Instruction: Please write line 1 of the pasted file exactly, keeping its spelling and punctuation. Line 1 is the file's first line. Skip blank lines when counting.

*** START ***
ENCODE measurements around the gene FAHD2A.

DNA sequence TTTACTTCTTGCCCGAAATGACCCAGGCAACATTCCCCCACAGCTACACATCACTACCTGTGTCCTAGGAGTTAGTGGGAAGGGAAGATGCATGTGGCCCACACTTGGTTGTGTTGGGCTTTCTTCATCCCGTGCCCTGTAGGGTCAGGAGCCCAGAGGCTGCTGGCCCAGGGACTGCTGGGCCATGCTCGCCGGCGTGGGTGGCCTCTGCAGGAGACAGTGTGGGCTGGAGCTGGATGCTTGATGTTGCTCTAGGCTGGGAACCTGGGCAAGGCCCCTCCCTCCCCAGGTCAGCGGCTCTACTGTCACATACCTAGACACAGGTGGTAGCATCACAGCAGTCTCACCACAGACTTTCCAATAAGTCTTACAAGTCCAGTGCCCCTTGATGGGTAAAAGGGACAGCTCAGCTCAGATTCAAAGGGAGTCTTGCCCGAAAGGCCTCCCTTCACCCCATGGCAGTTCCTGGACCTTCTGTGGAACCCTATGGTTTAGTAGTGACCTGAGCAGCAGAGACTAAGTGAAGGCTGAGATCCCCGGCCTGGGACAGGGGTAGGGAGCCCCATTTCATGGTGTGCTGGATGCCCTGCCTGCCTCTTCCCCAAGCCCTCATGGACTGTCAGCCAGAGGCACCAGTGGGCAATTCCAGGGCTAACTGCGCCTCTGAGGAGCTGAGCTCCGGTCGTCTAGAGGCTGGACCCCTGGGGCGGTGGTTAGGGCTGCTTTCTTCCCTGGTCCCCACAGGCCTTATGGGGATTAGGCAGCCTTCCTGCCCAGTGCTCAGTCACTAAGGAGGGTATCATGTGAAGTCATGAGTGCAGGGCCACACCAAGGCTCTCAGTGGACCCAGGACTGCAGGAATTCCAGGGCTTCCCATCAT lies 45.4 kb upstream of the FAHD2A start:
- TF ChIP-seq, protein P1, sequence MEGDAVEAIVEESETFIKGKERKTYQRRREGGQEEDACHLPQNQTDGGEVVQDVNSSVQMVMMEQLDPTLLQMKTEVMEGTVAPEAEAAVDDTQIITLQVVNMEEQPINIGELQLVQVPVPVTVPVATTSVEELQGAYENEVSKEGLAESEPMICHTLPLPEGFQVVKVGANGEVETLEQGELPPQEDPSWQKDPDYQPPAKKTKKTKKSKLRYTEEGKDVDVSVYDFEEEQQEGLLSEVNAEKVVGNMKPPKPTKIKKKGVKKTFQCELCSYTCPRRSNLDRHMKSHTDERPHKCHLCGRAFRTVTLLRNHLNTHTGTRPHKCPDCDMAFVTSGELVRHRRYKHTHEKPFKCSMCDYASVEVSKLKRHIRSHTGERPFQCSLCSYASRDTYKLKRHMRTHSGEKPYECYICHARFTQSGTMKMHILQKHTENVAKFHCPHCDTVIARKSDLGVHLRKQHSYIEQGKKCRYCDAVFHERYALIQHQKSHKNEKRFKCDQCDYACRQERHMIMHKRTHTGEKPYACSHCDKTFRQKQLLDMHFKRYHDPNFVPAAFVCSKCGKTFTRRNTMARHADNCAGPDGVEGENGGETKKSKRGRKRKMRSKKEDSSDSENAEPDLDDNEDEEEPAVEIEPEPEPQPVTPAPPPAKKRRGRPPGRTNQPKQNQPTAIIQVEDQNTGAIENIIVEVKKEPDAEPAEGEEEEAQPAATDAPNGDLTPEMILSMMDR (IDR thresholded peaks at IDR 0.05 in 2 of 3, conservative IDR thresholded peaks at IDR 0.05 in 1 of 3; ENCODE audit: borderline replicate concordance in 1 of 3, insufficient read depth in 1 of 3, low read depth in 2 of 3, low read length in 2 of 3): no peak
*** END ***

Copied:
ENCODE measurements around the gene FAHD2A.